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MAYOR AIMS TO FIGHT CRIME IN CHICAGO BY BLOCKING OFF STREETS

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Confronting a murder wave that made 1992 the second deadliest year in Chicago's history, and criticism that he has not done enough about it, Mayor Richard M. Daley says he wants to block off streets in every ward as a way of discouraging criminals by limiting their movements.

The plan, which city officials hope to begin by the summer, will probably mean building concrete barriers at strategic points of entry to neighborhoods. Some opposition to the idea has emerged, with people saying they would be more afraid of being blocked in than relieved that criminals were blocked out. But a spokeswoman for the mayor said on Friday that the plan would not be imposed on any neighborhoods that strongly objected.Daley, in an interview published earlier this week, said, "It's about making the communities safer." He told The Chicago Tribune: "On some streets you can go for 14 or 20 or 30 blocks. We have to change that. When you have those types of streets, there's where you have drive-by shootings, there's where you have the rapists. So we're going to cul-de-sac the city - all the wards."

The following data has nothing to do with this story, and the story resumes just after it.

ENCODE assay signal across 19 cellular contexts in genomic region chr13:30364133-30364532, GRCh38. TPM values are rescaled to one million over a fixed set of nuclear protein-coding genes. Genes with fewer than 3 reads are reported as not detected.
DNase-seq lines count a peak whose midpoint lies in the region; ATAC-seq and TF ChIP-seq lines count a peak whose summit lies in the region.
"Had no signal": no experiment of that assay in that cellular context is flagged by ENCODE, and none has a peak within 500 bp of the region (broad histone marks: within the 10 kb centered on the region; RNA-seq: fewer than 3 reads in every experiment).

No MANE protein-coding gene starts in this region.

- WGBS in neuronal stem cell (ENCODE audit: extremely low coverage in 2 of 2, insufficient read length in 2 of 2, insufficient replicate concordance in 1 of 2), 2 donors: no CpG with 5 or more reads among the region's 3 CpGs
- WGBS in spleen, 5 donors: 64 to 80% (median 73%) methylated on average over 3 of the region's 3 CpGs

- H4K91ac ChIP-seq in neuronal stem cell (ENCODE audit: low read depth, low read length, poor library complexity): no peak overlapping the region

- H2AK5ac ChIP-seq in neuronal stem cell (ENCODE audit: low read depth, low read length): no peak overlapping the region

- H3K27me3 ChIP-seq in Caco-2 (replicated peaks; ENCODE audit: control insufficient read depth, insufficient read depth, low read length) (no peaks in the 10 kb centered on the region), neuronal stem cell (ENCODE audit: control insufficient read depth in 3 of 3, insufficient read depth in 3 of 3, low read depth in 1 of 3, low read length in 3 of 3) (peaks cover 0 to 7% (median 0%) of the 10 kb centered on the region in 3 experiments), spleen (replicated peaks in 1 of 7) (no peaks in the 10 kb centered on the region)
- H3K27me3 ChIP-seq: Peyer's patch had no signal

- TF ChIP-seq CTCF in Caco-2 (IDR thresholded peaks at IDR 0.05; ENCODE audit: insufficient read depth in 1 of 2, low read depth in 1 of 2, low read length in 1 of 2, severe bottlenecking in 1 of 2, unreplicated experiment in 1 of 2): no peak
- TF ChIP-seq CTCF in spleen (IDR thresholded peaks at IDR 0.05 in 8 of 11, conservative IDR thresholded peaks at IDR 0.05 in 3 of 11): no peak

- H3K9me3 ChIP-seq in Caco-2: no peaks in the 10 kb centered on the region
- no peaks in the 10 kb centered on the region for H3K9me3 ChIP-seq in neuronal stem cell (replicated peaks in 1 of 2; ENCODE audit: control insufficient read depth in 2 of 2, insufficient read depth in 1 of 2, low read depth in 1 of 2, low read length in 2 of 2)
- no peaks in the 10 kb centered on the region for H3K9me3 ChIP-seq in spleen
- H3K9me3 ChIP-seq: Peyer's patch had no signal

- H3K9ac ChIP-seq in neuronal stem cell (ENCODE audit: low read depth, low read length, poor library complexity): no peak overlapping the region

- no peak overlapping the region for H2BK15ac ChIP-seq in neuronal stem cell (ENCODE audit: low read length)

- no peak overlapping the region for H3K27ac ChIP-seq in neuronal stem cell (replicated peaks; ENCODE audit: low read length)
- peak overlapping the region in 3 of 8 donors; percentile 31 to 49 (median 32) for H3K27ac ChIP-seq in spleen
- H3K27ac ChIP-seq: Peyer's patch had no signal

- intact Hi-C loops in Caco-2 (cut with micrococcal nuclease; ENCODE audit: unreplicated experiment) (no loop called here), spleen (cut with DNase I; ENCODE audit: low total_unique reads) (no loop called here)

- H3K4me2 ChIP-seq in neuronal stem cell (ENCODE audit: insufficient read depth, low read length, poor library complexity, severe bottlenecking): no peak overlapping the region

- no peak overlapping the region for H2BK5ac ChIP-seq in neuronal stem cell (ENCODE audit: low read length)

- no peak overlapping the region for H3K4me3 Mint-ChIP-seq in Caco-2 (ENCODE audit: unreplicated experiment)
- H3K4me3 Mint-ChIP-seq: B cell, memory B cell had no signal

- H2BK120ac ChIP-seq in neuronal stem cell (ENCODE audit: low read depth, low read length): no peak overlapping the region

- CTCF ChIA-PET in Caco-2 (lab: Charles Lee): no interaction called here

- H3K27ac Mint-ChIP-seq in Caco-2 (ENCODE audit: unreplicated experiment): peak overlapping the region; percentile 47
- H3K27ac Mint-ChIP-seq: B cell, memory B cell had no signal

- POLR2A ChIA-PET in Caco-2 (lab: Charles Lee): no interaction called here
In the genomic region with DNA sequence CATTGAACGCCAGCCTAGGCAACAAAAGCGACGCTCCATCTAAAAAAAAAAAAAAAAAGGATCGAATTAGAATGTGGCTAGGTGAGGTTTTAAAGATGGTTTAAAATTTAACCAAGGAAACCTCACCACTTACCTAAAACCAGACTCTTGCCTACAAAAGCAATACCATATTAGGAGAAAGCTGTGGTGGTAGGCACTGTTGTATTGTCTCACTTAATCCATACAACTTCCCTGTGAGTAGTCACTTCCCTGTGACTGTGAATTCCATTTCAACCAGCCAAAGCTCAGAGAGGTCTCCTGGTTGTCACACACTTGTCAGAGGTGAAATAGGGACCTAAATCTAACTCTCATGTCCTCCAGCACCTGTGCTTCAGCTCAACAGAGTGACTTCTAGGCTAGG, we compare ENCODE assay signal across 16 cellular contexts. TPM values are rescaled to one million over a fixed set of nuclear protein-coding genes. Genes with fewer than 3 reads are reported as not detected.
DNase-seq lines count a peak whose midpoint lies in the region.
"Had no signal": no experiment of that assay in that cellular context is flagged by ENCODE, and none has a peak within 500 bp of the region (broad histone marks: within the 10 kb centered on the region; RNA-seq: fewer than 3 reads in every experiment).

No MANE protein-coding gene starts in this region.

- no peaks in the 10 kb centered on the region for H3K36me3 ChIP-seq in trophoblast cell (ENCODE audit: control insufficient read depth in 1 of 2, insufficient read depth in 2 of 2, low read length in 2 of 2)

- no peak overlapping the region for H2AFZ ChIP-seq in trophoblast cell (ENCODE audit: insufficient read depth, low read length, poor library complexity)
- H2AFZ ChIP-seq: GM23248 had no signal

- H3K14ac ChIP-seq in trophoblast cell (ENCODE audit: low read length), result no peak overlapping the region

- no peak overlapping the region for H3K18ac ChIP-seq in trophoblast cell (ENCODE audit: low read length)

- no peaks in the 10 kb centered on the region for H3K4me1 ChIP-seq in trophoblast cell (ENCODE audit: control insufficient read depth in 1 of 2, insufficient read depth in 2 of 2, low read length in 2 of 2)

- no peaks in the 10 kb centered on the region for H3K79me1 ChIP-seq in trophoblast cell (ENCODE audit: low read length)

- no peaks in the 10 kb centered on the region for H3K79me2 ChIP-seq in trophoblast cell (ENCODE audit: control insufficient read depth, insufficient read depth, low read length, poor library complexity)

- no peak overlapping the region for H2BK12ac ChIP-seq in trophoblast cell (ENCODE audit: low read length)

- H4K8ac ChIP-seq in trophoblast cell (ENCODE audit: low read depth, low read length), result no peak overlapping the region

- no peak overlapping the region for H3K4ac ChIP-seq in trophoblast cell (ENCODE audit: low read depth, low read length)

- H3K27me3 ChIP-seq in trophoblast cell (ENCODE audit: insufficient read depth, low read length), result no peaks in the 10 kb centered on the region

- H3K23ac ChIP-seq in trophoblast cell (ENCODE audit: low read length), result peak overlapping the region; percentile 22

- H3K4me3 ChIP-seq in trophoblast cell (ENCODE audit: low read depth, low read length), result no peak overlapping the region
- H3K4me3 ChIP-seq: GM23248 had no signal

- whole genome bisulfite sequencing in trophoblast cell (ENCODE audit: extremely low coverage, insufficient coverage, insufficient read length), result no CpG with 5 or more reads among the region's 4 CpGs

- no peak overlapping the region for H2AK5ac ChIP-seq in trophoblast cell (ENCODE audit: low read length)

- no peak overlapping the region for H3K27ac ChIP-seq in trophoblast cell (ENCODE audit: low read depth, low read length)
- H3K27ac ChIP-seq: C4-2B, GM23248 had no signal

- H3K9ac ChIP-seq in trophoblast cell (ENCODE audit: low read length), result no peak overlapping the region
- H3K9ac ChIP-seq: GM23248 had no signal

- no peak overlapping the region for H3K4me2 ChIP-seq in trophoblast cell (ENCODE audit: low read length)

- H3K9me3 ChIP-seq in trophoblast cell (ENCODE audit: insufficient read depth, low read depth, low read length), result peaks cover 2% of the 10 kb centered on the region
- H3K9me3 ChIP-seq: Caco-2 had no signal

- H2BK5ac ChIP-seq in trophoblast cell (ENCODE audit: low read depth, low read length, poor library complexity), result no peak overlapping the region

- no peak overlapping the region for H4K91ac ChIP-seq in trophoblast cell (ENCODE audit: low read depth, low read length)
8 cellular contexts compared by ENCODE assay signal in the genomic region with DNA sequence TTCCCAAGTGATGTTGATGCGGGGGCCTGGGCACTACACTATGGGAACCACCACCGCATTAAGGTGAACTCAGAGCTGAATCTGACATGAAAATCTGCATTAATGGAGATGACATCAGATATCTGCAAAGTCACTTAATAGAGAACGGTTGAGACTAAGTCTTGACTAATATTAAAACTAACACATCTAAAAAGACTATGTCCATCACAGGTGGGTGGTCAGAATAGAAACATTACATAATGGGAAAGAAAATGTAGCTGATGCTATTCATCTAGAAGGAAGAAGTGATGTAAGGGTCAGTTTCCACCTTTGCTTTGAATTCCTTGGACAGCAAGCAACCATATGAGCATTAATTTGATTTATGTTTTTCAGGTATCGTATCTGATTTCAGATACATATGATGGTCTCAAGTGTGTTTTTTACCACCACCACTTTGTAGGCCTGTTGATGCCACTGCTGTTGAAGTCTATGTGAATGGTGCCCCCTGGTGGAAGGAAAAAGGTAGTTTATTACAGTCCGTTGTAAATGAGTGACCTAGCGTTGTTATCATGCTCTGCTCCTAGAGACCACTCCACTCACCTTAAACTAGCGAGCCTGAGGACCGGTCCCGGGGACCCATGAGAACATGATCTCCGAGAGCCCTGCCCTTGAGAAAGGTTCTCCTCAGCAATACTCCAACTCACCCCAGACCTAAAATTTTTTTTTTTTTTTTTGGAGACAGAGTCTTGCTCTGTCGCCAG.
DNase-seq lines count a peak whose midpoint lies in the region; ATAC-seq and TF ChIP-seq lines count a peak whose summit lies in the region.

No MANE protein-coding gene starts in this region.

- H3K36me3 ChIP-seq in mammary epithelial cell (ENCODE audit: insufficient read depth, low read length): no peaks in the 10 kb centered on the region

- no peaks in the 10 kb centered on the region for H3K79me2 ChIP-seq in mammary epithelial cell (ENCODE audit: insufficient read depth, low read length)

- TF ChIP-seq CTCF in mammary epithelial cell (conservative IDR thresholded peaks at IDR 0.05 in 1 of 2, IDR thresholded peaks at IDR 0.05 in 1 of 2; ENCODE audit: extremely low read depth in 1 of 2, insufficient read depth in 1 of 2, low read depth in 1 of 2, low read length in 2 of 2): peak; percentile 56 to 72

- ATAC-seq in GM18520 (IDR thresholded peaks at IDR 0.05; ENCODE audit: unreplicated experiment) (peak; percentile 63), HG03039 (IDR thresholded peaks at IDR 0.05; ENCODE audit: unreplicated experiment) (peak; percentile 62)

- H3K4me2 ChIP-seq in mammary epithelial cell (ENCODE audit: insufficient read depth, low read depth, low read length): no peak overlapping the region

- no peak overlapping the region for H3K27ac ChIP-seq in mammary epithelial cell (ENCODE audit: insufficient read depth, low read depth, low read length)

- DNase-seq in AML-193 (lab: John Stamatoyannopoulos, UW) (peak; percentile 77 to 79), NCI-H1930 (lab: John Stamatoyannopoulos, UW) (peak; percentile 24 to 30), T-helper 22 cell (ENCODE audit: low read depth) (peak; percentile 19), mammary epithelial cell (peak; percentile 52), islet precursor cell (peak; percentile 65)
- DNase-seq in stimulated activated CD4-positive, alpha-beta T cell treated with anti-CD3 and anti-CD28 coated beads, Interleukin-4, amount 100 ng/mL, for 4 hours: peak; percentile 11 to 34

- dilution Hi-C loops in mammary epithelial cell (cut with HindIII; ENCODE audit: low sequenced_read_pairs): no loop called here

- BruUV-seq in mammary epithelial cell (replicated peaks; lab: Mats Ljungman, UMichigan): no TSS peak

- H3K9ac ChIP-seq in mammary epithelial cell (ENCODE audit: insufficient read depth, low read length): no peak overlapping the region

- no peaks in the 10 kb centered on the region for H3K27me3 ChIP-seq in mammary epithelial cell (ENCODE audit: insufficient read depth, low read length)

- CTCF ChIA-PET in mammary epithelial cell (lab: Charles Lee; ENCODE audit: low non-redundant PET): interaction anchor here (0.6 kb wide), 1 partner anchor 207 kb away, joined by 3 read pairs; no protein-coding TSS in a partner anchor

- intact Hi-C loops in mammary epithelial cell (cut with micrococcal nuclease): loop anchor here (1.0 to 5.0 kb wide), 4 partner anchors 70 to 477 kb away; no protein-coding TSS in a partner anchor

The mayor did not set a specific figure, but he said the cost would be small. Jim Williams, the mayor's press secretary, said a task force had been set up to study ways to put the plan into effect.

Daley and other top city officials were out of town for inaugural events in Washington most of the week and were not available to provide more specifics.